There’s another website out there, Landmark Education News, which tends to write about projects undertaken by people who take Landmark courses which then end up in newspapers. I usually don’t try to do what they do, but I noticed a story about a basketball project on their website a while back, and then I received another story about the same project. I’m running that second story here because I think it shows something that is often missing when we hear about someone who does a great charity event or makes a difference in a big way somehow: what it really took to make it all happen. This story gets into the details of what this man was committed to, how he looked around for a way to make a difference, and how he became a partner of the local community to do it. Have some patience for it’s a bit of a long story – It’s from a newspaper titled the Mansfield News Mirror in the United States.
Mansfield athletes have it good.
The facilities in the district are top-notch, most are new. They have on-site training facilities, with weight rooms and trainers to deal with any injuries.
When Mike Jones, a former Mansfield High School basketball player, was taking part in a leadership training course for his job at ESPN that required a community project, he knew he wanted to get back into basketball.
Jones didn’t know what to do at first; he just knew that he wanted a service project that involved a low-income school and his Tigers.
He began to drive around Dallas, knowing that there were areas “that needed some help.”
He stopped at James Madison High School in Dallas in October and asked a parent wehre he could find a school that needed help with its facilities for a project he was working on.
The answer surprised him.
“I talked to Winfred Moore, a parent of one of the Madison players. I saw the boys walking back to the gym after leaving the track one morning. I asked if he knew of any schools that might be in need of help,” Jones said. “The parent said ‘Right here, help this team.’ And so I was led into the gym and into the locker rooms, and I could see that they needed help.
“The whole time I was driving around looking for a school, there was Madison right in front of me. It was a blind spot.”
Jones went to talk to the coaching staff and the principals and then the athletic director, asking what they needed.
The locker rooms needed some upkeep. The coaching staff’s office was small, and if the kids wanted to watch film, they had to crowd into a tiny room with a tiny television.
And so “Basketball United” was born.
The idea behind the project is to rehab locker rooms in need of help. Madison has 15 varsity players and 27 junior varsity players crammed into a place intended for much smaller teams.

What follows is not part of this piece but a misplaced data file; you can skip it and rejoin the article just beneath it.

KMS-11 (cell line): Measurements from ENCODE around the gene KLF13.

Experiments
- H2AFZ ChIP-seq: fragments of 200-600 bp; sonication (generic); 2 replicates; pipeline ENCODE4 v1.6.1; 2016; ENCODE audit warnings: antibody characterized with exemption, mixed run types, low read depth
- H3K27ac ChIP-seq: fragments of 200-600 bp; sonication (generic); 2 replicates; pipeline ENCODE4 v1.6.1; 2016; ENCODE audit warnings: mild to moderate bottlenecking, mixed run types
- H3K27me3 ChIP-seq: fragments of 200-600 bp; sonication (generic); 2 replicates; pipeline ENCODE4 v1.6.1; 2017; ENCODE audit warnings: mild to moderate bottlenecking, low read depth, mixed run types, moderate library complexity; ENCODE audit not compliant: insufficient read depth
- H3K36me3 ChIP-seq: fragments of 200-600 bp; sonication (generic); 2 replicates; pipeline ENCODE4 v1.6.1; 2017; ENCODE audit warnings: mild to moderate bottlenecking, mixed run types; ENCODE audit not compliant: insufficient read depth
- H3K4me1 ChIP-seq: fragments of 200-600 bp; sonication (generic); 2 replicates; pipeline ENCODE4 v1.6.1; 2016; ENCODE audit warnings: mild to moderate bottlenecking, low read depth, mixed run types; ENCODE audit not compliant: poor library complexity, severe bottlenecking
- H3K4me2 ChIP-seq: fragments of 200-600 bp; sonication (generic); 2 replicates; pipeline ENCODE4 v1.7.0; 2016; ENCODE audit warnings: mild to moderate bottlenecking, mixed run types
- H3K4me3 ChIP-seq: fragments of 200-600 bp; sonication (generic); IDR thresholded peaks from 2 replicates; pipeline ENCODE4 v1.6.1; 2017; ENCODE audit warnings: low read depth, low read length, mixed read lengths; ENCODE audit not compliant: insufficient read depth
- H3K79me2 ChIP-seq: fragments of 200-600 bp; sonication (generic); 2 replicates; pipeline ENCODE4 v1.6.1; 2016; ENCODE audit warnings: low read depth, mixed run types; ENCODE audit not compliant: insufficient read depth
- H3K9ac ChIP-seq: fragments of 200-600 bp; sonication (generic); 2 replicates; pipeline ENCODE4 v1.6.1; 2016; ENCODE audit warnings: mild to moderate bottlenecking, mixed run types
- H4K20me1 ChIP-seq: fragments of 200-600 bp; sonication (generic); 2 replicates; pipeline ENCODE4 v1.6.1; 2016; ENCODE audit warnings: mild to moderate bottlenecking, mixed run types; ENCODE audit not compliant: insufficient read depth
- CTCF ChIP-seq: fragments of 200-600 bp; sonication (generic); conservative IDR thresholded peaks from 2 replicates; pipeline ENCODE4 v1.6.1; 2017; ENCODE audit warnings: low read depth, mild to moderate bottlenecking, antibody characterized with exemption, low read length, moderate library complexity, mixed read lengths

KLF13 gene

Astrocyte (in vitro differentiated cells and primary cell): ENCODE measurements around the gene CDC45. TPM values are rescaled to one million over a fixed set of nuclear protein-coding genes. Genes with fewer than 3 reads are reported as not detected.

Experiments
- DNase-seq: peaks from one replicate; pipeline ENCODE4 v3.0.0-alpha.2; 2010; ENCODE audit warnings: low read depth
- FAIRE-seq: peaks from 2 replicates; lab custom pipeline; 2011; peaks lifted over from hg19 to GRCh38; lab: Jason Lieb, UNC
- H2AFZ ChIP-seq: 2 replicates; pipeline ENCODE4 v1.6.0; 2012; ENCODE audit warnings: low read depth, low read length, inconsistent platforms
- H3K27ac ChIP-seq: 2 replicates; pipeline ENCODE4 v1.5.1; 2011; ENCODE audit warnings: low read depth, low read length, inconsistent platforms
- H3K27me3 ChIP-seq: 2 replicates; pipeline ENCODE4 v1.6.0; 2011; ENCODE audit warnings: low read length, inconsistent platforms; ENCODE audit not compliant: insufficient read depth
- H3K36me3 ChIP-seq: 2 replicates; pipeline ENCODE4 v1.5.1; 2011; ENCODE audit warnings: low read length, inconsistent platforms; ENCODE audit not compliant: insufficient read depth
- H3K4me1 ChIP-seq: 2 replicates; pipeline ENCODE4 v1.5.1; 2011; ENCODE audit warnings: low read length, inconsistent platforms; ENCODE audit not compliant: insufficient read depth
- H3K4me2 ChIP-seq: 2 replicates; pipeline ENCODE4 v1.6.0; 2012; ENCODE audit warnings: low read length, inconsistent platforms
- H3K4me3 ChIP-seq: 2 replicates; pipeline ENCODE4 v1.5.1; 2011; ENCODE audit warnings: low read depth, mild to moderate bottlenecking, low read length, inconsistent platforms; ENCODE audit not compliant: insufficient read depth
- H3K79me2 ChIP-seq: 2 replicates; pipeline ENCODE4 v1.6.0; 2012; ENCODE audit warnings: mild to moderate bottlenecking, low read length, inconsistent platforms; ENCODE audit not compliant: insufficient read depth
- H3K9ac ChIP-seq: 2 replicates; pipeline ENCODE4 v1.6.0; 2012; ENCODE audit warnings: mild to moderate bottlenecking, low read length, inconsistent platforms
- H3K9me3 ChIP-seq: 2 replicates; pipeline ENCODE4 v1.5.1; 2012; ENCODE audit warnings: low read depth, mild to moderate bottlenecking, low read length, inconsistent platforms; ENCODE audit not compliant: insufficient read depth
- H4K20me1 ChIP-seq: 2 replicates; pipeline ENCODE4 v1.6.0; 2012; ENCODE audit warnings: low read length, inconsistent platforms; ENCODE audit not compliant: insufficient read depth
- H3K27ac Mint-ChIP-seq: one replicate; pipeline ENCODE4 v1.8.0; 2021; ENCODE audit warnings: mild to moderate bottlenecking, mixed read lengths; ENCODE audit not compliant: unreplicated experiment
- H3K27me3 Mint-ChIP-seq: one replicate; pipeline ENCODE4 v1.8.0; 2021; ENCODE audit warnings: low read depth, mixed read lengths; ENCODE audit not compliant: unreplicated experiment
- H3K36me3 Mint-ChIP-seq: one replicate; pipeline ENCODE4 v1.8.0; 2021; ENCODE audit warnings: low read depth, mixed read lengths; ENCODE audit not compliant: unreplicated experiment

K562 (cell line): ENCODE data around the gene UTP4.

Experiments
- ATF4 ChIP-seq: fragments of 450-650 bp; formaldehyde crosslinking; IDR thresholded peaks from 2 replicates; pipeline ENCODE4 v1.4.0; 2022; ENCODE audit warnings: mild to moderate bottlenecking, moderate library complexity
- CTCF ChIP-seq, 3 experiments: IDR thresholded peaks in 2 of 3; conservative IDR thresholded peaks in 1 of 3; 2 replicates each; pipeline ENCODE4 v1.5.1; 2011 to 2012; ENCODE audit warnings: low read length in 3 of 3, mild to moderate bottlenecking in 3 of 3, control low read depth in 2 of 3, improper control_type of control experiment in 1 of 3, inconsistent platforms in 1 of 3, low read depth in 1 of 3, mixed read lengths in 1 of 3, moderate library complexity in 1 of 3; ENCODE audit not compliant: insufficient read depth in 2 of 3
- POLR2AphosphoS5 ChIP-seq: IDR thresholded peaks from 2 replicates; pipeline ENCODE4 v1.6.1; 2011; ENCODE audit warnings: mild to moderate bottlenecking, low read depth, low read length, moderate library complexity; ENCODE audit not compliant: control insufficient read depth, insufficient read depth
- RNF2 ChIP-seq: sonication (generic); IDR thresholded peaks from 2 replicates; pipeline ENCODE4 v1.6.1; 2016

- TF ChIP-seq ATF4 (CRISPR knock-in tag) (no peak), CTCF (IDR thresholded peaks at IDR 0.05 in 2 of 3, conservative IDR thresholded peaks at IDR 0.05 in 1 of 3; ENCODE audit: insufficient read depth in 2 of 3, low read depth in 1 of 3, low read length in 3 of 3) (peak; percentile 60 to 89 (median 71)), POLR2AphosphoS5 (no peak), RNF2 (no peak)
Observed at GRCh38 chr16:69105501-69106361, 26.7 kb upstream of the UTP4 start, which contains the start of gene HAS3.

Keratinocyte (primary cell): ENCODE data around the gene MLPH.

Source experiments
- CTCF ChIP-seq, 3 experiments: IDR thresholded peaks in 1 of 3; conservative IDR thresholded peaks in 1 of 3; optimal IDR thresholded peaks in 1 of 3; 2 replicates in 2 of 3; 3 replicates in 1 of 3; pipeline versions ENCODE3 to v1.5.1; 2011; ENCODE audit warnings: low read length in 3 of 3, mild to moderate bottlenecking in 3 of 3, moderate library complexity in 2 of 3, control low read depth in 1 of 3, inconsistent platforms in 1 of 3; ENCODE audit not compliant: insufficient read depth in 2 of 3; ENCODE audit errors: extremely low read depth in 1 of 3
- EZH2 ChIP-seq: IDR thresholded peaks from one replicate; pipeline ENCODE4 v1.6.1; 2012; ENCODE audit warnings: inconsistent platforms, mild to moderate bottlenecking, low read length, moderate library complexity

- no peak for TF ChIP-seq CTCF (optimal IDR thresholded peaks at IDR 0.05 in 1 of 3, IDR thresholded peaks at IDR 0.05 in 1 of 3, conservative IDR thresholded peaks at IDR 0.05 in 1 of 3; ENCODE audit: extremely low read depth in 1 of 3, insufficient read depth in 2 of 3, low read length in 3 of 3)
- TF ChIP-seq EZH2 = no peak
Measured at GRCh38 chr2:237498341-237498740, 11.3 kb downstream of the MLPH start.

They have carpet floors, old lockers and broken blinds. The project calls for putting down tile, putting in cabinets and bringing in new and improved video equipment.
But Jones wanted to include his alma mater, at one point coming up with the idea of helping Mansfield High School in the project.
“I knew I wanted to involve Mansfield, and I called up coach (Richie) Alfred and passed the idea by of helping out one school and helping out the Tigers,” Jones said. “Coach Alfred was all over the idea, but insisted that we help out the Madison kids, because the Mansfield kids already had great facilities. He liked the idea of his kids involved in something outside of basketball, and has been a big supporter of community service in the past.”
So on the last Saturday in January, Mansfield will travel to Madison to help some fellow gym rats.
It also comes with a hidden bonus for both Madison and Mansfield players.
“We are actually going to be hosting a basketball skills camp on that day in the gym. We are going to have the kids rotate between working out and working in the locker rooms,” Jones said. “Cameron Hill and Bob Hill are going to run the camp. They have been around college basketball for years as players and coaches, so the kids should just get phenomenal instruction from the Hills.
The project will cost approximately $5,000 to complete. Most of that money has come in the form of donations, but supplies for the project have also been offered.
Radio Shack donated a television, stereo and DVD player for the locker room. Pizza Hut will donate the food for the players and workers, and Jones feels confident that other supplies will be donated in time for the work day.
“We are still raising money, but we are getting a lot of stuff donated,” Jones said. “Everyone involved has been great and helpful. James Madison has been great, the parents from both schools have been great and the booster clubs have been very supportive.”
And once the project is complete Jan. 31, the work might not stop.
“Right now, I’m very focused on this. Once it is completed, I’m sure there is something else we can do,” Jones said. “I was recently attending a booster club meeting, and the track coach at Madison explained that there is only $1,000 available in the budget for spring sports.”
The $1,000 goes toward every sort in the spring, including track, baseball, softball and others. The money is used to register for tournaments and meets and buy equipment for the athletes.
“To just go to a track meet, it is going to cost $300. And that doesn’t include lodging or going out of Dallas for a meet, which could cost $5000,” Jones said. “After growing up in Mansfield where we could go anywhere for meets or games, that is amazing to me. I never thought that could happen anywhere. It’s crazy, but situations like this really inspire me to help.”